I’m always learning, usually from examples that others provide. Every client and every client situation reveals at least one lesson or nuance that is so instructive I cannot help but to make a note of it … and then share it or use it later on.
So, when I’m asked for quick tips on presenting, speaking or executive presence, I often ask, “well, who do you admire, what do you find effective, are you observing others?”

One of the fastest, most cost-effective ways to improve your presentation skills, ramp up your public speaking, or polish your presence is to watch others and note – literally make notes for yourself – what-to-do and what-not-to-do. Oftentimes, the what-not-to-do is more glaring and therefore more immediately instructive. On the what-to-do side, though, I would encourage you to look and listen for some of the harder to hit fine points, such as how others connect with an audience, memorable openings and closings, the kind of stories that work, how people move and use the “stage” and how they use their voices. There’s so much to learn by observing and studying others.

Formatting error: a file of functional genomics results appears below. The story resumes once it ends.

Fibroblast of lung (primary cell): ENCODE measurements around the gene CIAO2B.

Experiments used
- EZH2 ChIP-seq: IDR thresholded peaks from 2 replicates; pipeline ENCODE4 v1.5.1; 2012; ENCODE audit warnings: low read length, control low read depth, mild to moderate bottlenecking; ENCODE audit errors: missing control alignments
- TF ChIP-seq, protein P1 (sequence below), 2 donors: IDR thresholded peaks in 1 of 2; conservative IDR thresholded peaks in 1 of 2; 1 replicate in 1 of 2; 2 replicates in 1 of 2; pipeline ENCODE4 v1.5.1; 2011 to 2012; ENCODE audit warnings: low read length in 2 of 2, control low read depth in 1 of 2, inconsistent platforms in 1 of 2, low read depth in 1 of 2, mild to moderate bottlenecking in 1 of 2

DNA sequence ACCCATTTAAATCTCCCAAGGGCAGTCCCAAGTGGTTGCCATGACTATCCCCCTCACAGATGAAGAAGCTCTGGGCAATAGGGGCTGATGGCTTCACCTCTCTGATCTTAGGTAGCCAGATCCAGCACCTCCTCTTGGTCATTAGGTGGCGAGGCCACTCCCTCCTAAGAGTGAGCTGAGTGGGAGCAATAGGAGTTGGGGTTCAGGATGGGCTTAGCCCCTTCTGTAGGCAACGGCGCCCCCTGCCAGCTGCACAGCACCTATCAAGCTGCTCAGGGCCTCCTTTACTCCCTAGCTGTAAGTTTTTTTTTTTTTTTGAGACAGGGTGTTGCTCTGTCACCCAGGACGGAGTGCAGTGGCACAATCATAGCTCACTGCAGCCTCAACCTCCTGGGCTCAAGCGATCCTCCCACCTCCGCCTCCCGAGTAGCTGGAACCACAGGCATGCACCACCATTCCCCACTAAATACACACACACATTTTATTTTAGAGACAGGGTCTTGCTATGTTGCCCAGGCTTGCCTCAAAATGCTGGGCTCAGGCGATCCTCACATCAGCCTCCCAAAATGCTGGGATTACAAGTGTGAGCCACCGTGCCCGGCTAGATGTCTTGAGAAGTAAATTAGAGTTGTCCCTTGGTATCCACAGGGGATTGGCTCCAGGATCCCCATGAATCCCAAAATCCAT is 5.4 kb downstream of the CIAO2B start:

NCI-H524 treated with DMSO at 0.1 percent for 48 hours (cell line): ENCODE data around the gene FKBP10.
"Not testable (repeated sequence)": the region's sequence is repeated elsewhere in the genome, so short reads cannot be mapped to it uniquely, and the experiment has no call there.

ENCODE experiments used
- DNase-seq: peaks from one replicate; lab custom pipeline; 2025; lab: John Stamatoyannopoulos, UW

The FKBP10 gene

Tip of the day? Go grab a journal or open a new document on your laptop. Some of your best moments at the front of the room may come from having sat and taken notes in the student section!

Beth Levine

Beth Levine

Communications Coach at SmartMouth Communications
SmartMouth Founder and Principal Beth Noymer Levine is a Communications Coach who is emerging as one of the country’s leading voices on how to prepare and deliver speeches and presentations that actually work for both the audience and the speaker.
Beth Levine

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